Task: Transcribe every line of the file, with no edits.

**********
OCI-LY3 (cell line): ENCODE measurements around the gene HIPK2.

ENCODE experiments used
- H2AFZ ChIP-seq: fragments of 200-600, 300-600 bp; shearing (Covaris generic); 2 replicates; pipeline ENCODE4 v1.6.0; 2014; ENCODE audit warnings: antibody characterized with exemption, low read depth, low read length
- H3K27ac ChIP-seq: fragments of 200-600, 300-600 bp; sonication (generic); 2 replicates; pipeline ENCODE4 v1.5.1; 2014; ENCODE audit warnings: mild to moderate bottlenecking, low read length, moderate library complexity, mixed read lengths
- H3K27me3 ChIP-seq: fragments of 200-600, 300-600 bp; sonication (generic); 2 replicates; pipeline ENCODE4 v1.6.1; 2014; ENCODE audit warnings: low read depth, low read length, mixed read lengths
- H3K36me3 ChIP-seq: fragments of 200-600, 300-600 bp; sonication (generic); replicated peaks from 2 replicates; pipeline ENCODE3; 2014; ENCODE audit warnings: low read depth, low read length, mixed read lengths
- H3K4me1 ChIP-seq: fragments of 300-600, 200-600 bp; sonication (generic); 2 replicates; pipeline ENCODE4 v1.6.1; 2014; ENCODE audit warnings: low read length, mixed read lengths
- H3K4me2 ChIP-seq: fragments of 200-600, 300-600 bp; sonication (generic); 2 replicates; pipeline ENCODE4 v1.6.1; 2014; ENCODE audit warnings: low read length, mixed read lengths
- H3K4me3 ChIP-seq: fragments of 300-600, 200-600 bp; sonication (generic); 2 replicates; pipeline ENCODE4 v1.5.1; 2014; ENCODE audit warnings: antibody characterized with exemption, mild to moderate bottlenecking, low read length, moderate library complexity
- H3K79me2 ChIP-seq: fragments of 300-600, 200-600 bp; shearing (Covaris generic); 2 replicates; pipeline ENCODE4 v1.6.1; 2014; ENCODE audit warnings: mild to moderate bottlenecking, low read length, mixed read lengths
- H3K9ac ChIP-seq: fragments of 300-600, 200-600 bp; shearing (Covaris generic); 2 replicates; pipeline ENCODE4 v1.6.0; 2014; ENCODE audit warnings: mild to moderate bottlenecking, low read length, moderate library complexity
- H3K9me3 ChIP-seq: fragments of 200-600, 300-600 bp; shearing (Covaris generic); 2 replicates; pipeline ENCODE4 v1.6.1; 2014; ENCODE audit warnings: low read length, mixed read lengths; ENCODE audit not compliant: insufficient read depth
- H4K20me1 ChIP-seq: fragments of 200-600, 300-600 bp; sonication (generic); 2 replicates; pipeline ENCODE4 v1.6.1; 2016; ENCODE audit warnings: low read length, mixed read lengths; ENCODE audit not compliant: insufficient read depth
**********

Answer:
OCI-LY3 (cell line): ENCODE measurements around the gene HIPK2.

ENCODE experiments used
- H2AFZ ChIP-seq: fragments of 200-600, 300-600 bp; shearing (Covaris generic); 2 replicates; pipeline ENCODE4 v1.6.0; 2014; ENCODE audit warnings: antibody characterized with exemption, low read depth, low read length
- H3K27ac ChIP-seq: fragments of 200-600, 300-600 bp; sonication (generic); 2 replicates; pipeline ENCODE4 v1.5.1; 2014; ENCODE audit warnings: mild to moderate bottlenecking, low read length, moderate library complexity, mixed read lengths
- H3K27me3 ChIP-seq: fragments of 200-600, 300-600 bp; sonication (generic); 2 replicates; pipeline ENCODE4 v1.6.1; 2014; ENCODE audit warnings: low read depth, low read length, mixed read lengths
- H3K36me3 ChIP-seq: fragments of 200-600, 300-600 bp; sonication (generic); replicated peaks from 2 replicates; pipeline ENCODE3; 2014; ENCODE audit warnings: low read depth, low read length, mixed read lengths
- H3K4me1 ChIP-seq: fragments of 300-600, 200-600 bp; sonication (generic); 2 replicates; pipeline ENCODE4 v1.6.1; 2014; ENCODE audit warnings: low read length, mixed read lengths
- H3K4me2 ChIP-seq: fragments of 200-600, 300-600 bp; sonication (generic); 2 replicates; pipeline ENCODE4 v1.6.1; 2014; ENCODE audit warnings: low read length, mixed read lengths
- H3K4me3 ChIP-seq: fragments of 300-600, 200-600 bp; sonication (generic); 2 replicates; pipeline ENCODE4 v1.5.1; 2014; ENCODE audit warnings: antibody characterized with exemption, mild to moderate bottlenecking, low read length, moderate library complexity
- H3K79me2 ChIP-seq: fragments of 300-600, 200-600 bp; shearing (Covaris generic); 2 replicates; pipeline ENCODE4 v1.6.1; 2014; ENCODE audit warnings: mild to moderate bottlenecking, low read length, mixed read lengths
- H3K9ac ChIP-seq: fragments of 300-600, 200-600 bp; shearing (Covaris generic); 2 replicates; pipeline ENCODE4 v1.6.0; 2014; ENCODE audit warnings: mild to moderate bottlenecking, low read length, moderate library complexity
- H3K9me3 ChIP-seq: fragments of 200-600, 300-600 bp; shearing (Covaris generic); 2 replicates; pipeline ENCODE4 v1.6.1; 2014; ENCODE audit warnings: low read length, mixed read lengths; ENCODE audit not compliant: insufficient read depth
- H4K20me1 ChIP-seq: fragments of 200-600, 300-600 bp; sonication (generic); 2 replicates; pipeline ENCODE4 v1.6.1; 2016; ENCODE audit warnings: low read length, mixed read lengths; ENCODE audit not compliant: insufficient read depth